Culture Shock

July 24, 2014

 

Authentic Indian Michael Roberts
Authentic Indian Michael Roberts

When serial expat/photographer Ray Traboulay turned his lens to Trindad and Tobago’s Carnival, he found something close to home

 

Ray Traboulay was born in Brazil, but he didn’t stay there long. Growing up, he moved all over the world with his father, an engineer, and mother, a substitute teacher. Argentina. Trindad and Tobago. France. Indonesia. Texas. “I didn’t have a chance to understand my own culture,” he says.

 

After studying film in California and photography at Toronto’s Ryerson University, Traboulay, who now lives in Houston, started his freelance career shooting fashion editorial and advertising. While on vacation in Trinidad in 2011, he stumbled upon the world-famous Carnival: a two-day cultural extravaganza unlike any he’d seen before. There was plenty to catch his eye — parades, performances, dancing, singing — but the costumes were what captivated him.


Traboulay vowed to return the following year to document the masqueraders, and has spent the past two years compiling his Farewell to the Flesh: Trinidad and Tobago Carnival series into a book, which he hopes to publish this year. The images are atypical of festival photos — Traboulay carries around studio lighting to highlight the masqueraders in action, swiftly setting up and taking down as he moves along the parade route. “The photos aren’t staged. The people pose how they want to,” he explains.

 


His images are a detailed portrayal of the classic-style mas (costumes), which often are overshadowed by the feathers, beads and fanfare seen at other, more commercialized festivals. “This Carnival isn’t really about that. It focuses on the traditional masqueraders, and each costume tells a story about the culture,” he says. “The type of Carnival I’m showing in my photographs is slowly diminishing because of the [dominance of] pretty mas.”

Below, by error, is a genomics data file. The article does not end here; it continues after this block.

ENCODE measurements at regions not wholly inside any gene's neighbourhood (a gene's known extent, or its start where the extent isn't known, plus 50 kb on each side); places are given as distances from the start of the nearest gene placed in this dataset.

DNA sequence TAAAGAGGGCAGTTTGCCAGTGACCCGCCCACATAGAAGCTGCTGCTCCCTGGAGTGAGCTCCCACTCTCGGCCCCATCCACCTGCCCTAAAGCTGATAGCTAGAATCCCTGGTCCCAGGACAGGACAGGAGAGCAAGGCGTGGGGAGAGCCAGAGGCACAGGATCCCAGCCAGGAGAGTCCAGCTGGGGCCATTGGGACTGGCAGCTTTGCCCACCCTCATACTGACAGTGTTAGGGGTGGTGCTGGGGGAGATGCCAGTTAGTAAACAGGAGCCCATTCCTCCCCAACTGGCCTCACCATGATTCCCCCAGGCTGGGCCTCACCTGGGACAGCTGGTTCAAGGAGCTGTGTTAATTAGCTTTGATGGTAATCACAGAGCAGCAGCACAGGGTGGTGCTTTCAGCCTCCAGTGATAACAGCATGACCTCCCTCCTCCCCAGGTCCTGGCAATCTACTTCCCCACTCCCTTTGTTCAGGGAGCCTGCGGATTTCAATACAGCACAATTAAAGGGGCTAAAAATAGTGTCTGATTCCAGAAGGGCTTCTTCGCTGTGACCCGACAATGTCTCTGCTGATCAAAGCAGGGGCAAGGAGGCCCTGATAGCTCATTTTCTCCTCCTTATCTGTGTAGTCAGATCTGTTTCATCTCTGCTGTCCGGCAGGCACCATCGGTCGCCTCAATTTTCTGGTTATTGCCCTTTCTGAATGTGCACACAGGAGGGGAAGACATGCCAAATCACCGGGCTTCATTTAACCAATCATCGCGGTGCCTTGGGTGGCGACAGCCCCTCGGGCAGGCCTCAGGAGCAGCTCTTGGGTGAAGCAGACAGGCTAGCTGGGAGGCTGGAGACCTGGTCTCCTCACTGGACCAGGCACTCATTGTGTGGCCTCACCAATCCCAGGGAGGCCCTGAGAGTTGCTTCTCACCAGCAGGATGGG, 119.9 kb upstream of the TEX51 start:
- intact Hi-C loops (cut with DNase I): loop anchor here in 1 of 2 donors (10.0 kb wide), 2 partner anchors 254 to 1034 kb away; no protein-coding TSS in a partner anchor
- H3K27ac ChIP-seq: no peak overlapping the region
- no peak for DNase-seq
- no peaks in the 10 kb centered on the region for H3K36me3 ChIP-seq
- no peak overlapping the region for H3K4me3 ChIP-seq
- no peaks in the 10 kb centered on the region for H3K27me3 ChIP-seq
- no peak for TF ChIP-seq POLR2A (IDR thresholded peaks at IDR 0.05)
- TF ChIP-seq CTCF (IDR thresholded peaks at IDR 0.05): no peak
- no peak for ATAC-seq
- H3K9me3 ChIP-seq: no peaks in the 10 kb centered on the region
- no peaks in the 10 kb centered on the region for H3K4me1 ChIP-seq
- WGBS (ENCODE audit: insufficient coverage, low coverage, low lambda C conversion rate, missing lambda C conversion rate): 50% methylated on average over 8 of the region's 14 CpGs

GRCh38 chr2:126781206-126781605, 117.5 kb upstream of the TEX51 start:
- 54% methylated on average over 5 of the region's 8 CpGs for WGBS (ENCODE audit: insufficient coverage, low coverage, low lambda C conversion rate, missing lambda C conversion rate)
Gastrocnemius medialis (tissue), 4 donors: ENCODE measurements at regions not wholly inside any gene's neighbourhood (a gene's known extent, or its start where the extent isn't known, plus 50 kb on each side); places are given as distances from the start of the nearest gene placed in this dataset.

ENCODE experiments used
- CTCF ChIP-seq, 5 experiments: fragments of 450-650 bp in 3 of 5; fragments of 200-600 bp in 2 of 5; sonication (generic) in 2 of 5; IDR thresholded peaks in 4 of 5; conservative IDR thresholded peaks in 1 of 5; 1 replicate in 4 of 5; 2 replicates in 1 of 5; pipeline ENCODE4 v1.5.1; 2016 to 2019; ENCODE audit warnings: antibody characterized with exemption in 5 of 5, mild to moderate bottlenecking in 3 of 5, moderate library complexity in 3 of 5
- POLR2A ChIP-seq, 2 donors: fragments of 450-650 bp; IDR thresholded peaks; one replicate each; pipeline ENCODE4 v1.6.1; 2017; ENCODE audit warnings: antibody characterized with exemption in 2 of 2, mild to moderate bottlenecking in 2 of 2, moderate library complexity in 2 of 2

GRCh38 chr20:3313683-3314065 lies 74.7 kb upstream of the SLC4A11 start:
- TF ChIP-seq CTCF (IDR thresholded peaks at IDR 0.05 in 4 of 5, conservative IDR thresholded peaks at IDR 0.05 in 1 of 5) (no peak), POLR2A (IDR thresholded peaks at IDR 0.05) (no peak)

The mas are created painstakingly by hand, and take two months to a year to complete. Sharing these folk stories has not only solidified Traboulay’s interest in pursuing cultural photography with a high-fashion aesthetic as a career, but also has garnered him international attention. His photographs have been displayed at the Royal Ontario Museum and he was interviewed about life as an expat for Where is Home?, a documentary currently in post-production.


“The film inspired me to really figure out what my heritage is about,” Traboulay says. “It’s been a process of self-discovery.”

 

 

We're making much of our print content available online, free of charge, for your enjoyment through the end of the year. In 2015, this content will be available to subscribers only. Content from our current issue will be viewable for two to three weeks, and reposted after the issue is off newsstands. See more of Ray Traboulay's photographs in the July/August 2014 edition of Applied Arts.

Comments

 

Paul Saltzman

July 26, 2014

 

Fantastic photography and fascinating story on the photographer.
Thanks!!!


Aga Alegria

August 1, 2014

 

Ray is a real master piece and so is his work! You inspire me.


wesley welch

November 11, 2014

 

Awesome work man.... especially love your black and white photography. Would like to see more


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